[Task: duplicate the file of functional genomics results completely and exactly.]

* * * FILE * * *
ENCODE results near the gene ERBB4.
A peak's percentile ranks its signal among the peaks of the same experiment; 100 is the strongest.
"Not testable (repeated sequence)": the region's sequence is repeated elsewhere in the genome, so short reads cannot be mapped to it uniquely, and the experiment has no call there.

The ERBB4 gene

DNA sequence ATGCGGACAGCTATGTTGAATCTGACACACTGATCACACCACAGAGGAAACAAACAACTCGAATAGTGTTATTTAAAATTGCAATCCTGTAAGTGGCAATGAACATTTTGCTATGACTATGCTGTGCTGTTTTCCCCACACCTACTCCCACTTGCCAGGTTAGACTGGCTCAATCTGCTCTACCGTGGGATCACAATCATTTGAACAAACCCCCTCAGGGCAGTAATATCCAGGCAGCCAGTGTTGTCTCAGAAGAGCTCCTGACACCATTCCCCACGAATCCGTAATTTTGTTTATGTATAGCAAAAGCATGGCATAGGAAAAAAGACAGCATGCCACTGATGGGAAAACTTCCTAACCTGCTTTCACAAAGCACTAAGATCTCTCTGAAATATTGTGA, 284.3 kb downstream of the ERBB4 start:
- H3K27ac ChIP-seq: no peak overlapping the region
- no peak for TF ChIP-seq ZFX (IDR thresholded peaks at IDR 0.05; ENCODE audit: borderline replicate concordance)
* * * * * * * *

ENCODE results near the gene ERBB4.
A peak's percentile ranks its signal among the peaks of the same experiment; 100 is the strongest.
"Not testable (repeated sequence)": the region's sequence is repeated elsewhere in the genome, so short reads cannot be mapped to it uniquely, and the experiment has no call there.

The ERBB4 gene

DNA sequence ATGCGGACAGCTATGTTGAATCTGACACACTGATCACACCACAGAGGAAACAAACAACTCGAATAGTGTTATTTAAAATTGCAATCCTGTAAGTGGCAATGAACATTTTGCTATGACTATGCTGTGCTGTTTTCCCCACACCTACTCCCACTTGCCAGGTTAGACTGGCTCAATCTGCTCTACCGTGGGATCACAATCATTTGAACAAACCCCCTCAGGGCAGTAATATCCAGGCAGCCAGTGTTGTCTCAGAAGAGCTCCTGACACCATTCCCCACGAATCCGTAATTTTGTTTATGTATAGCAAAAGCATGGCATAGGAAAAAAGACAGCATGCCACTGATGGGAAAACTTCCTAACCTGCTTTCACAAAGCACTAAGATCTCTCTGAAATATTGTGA, 284.3 kb downstream of the ERBB4 start:
- H3K27ac ChIP-seq: no peak overlapping the region
- no peak for TF ChIP-seq ZFX (IDR thresholded peaks at IDR 0.05; ENCODE audit: borderline replicate concordance)